What if plants could talk to farmers and tell them when they’re in trouble? This will not only help the plants, but also reduce the amount of agricultural waste that threatens the health of the planet.

Much of agriculture may look green, but industry is one of the world’s biggest carbon offenders. It accounts for at least 10% of global greenhouse gas emissions, according to 2021 data from the Environmental Protection Agency. Agricultural waste adds to the problem.

Even with the use of pesticides, up to 40% of most food crops worldwide are lost to disease and pests, according to a 2023 study. report from the National Institute of Food and Agriculture. Now companies like SatAgro, Climate FieldView and a California-based startup called InnerPlant are working to reduce agricultural waste.

Using genetic engineering, InnerPlant helps crops communicate with their farmers. The technology uses fluorescent lights that emit a signal in the leaves when the plant is in trouble. This signal is detected by devices that can be attached to satellites, drones or tractors.

“As the plant responds to stress in your environment, such as fungal insects or nitrogen deficiency, it will start signaling and then we can help farmers understand which areas of the field need something and which areas are good and don’t additional chemicals,” said Shelly Aronov, CEO of InnerPlant.

From this signal, farmers know what to treat, that is, they do not spend money on preparations that are exceeded by up to 30%, said Aronov.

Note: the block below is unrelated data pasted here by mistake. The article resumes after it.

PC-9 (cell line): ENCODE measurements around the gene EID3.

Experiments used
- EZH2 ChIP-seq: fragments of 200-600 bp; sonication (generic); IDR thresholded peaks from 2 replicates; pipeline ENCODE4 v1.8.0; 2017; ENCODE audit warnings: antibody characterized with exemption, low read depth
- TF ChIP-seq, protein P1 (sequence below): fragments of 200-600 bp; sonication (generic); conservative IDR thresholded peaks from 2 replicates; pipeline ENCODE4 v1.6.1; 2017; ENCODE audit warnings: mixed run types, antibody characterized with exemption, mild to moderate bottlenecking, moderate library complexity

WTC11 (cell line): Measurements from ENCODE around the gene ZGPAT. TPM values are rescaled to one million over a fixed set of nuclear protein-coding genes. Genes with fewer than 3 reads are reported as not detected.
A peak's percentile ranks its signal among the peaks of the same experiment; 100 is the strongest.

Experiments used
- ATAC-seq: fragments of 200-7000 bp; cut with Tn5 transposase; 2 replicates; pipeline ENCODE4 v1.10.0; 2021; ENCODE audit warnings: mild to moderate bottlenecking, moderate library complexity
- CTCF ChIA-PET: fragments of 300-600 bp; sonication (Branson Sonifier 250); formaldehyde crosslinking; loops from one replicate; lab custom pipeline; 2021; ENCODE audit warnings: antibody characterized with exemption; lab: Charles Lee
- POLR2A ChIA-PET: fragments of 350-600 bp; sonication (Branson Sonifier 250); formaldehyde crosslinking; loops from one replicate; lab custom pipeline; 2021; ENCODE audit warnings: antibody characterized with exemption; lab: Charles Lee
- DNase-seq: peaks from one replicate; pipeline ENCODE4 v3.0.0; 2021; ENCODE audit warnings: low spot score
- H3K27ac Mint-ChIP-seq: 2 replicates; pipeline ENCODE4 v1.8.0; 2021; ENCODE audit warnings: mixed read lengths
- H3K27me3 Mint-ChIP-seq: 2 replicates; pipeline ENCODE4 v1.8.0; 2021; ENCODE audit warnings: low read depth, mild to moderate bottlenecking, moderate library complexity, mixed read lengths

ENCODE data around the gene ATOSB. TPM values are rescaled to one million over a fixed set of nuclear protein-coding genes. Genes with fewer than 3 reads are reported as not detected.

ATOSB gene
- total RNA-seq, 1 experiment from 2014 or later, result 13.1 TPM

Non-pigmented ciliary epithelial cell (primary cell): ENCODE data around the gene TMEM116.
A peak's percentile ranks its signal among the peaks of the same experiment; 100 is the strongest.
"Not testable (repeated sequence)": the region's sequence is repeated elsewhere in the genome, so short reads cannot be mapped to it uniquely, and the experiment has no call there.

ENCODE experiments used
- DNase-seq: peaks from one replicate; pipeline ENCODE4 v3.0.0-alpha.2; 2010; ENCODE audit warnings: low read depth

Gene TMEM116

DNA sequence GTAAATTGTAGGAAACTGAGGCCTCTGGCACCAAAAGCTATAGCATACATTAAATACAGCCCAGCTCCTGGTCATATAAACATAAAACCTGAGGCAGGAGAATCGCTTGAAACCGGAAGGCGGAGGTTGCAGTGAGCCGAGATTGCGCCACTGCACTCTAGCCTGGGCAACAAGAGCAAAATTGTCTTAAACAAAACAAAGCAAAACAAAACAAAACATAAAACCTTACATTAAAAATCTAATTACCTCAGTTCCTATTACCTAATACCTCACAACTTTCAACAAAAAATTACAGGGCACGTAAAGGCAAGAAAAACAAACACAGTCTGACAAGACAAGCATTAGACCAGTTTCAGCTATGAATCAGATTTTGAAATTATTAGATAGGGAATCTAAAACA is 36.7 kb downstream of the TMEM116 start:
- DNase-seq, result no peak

“We want to eliminate all the unnecessary applications of chemicals in our food system, in our soils, as well as the additional costs that come to farmers, from which they do not get any benefit,” Aronov added.

This technology is highly scalable and can be licensed to large seed companies. InnerPlant would earn royalty income, making it attractive to investors.

“If you can put this technology into every single corn seed or soybean seed in North America and South America, that’s hundreds of millions of acres, and you can think of several dollars per acre in terms of revenue.” That suddenly ends up being a lot of revenue for that business,” said Tom Biegala, founding partner of Bison Ventures, InnerPlant’s investor.

In addition to Bison Ventures, InnerPlant is backed by John Deere, MS&AD Ventures, UpWest VC and Bee Partners. It has a total funding of $22.3 million.

InnerPlant now works closely with small farmers and some of the largest agricultural producers in the country. Some have paid to get early access to the technology, which will start with soybeans and then expand to other crops.

— CNBC producer Lisa Rizzolo contributed to this piece.

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